Planning your next adventure? Mitchell Falls, or Punamii-unpuu as it’s known to the local Wunambal people, is located at the tip of Western Australia, and is about as far as you can go without your passport.
After a year of COVID-19 stress, it’s safe to say we’re ready for a vacation. Here are four reasons we’re looking forward to jumping on a plane to Thailand.
The Danish philosophy for living, hygge, pronounced “hoo-gah”, hygge translates as “cosiness of the soul”. Here, we take a tour around wild Victoria and learn hoot create your own hygge.
Planning your next getaway? We urge you to support people, producers and businesses in bushfire-affected towns. We tour around southern NSW, Kangaroo Island, the Blue Mountains and Victoria’s High Country and Alpine Region.
We journey to picturesque Mataranka, located at the Top End of Australia’s Northern Territory, and enjoy drifting through pandanus-fringed waterways and translucent thermal springs.
An upcoming trip is an exciting prospect, but it can be quite a process to plan all the little details. Here, we walk you through how to plan a trip and all the tips to help you enjoy it.
Just over an hour’s drive away from the Hilton Hua Hin, Thailand’s biggest herd of wild elephants roams free, safe in a little-visited sanctuary that has become the country’s best conservation story.
Many yogis are wanderers, often looking to deepen their experiences of the world and expose themselves to different cultures and ideas. Whether exploring in your home country or overseas, packing a yogic mindset (and a compact travel mat) are valuable tools to equip you for the nomadic yoga journey ahead.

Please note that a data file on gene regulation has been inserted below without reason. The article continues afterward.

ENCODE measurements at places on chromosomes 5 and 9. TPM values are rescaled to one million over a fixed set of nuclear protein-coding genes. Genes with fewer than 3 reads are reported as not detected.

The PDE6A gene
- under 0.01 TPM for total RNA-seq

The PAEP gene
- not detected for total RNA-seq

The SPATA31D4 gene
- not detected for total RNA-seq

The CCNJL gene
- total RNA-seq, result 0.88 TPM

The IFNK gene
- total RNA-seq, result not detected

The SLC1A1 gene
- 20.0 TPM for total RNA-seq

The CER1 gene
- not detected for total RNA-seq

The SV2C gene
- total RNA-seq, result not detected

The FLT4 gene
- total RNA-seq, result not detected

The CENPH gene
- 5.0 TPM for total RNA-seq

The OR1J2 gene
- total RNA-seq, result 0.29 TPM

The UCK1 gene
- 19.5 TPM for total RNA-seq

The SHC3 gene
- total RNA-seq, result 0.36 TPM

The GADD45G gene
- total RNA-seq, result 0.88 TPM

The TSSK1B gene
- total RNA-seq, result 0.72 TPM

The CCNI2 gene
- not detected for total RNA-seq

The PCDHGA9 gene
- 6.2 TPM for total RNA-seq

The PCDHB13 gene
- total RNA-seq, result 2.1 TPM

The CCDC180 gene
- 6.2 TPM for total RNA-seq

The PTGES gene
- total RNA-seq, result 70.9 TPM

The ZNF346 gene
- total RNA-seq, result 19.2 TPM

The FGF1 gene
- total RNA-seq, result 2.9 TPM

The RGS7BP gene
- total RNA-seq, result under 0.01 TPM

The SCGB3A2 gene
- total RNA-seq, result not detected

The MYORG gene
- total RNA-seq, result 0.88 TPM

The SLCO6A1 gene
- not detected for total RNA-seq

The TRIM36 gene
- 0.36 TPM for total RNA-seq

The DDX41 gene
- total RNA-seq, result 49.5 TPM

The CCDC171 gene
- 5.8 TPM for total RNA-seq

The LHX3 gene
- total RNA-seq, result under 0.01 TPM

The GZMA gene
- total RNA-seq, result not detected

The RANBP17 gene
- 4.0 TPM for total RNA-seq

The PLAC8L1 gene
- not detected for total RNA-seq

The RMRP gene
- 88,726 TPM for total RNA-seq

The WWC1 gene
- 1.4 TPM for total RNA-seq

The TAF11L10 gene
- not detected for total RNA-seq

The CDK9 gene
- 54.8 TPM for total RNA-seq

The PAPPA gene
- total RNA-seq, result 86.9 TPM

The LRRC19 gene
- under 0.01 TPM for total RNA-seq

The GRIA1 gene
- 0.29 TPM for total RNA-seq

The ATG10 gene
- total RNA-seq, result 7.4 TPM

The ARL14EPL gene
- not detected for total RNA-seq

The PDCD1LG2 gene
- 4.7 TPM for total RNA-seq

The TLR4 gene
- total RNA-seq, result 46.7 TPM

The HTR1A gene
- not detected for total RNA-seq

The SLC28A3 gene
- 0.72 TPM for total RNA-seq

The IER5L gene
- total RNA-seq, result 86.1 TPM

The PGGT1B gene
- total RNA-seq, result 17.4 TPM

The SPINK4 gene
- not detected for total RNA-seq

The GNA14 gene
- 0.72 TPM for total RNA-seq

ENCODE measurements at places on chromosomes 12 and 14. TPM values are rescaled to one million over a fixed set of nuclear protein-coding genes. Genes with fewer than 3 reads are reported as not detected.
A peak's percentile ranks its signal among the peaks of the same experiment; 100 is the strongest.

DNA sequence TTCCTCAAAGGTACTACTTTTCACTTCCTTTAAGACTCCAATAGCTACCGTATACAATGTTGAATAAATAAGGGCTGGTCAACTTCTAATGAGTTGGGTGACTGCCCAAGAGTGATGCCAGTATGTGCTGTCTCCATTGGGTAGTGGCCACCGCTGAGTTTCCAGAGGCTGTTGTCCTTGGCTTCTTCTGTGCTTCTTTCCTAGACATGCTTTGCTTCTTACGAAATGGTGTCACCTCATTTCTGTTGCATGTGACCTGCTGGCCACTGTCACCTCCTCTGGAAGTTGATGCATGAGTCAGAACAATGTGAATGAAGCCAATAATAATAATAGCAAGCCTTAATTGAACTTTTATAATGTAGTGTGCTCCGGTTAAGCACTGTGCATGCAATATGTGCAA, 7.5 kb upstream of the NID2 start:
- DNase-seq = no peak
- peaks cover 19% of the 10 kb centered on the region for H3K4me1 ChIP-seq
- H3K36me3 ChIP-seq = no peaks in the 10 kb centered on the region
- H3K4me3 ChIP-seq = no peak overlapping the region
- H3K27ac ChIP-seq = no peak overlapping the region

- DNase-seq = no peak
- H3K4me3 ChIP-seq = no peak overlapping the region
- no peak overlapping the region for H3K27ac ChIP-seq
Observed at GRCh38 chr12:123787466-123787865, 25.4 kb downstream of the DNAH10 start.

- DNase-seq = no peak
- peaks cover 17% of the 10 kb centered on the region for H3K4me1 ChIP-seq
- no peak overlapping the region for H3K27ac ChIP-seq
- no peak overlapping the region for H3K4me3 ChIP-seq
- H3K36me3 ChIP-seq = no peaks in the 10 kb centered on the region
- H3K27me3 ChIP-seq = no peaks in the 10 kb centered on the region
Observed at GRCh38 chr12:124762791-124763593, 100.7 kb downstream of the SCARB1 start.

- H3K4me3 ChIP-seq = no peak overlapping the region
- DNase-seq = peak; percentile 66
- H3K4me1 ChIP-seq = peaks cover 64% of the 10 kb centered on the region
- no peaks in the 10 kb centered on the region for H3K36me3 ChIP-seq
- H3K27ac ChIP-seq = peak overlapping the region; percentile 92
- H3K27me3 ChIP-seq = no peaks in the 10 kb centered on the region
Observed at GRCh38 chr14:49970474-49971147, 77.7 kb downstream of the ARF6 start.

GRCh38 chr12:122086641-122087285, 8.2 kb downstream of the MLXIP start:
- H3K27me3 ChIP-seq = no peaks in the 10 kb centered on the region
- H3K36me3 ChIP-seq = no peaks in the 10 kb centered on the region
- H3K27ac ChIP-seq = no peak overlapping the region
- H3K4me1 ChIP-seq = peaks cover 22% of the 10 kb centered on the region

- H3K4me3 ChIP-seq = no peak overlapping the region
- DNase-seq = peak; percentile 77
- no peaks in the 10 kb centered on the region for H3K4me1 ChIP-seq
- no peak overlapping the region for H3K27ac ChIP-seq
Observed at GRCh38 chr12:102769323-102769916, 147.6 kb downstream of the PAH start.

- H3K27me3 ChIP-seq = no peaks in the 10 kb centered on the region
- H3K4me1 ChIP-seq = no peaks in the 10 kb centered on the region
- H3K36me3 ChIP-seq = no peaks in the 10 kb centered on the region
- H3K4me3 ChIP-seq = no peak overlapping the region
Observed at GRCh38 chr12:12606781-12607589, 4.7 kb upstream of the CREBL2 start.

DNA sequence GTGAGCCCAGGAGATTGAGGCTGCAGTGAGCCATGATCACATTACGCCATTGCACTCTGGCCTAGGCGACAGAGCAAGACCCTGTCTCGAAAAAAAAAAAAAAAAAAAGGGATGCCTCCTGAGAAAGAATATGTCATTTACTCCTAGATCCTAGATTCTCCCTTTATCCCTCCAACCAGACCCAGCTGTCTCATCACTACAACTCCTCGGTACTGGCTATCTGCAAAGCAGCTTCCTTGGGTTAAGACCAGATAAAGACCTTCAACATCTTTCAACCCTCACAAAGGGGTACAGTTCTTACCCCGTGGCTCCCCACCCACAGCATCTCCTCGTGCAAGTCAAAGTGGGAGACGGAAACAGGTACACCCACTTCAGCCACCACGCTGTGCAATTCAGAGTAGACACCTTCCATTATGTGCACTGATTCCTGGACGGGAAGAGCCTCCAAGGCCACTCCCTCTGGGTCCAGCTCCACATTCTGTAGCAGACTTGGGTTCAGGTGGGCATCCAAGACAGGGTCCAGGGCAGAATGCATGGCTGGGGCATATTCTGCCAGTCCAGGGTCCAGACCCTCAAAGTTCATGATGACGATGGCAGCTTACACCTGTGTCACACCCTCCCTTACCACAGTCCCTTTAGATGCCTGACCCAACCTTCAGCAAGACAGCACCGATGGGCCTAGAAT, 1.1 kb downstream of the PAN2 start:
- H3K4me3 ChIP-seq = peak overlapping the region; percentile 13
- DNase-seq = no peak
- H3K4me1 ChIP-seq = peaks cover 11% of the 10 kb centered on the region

There’s something quite liberating about packing your bags, jumping on a plane and arriving in a new country. As it seems, travel can also serve as a way to be more body positive as it helps you love and accept your body — just the way it is.
Discover the mystic and beauty of the untamed pockets of wilderness along the south-western tip of Tasmania near Port Davey.
On a recent trip to Japan, we discover “yutori”, a Japanese concept that loosely translates to “spaciousness”. Despite having a total population of 126.8 million people, we learn how and where to find yutori.
They are Far North Queensland’s most incongruous neighbours: tourists, sea changers and land developers chasing a slice of tropical paradise versus the world’s most at-risk ratite — the flamboyant, flightless and very much endangered southern cassowary.
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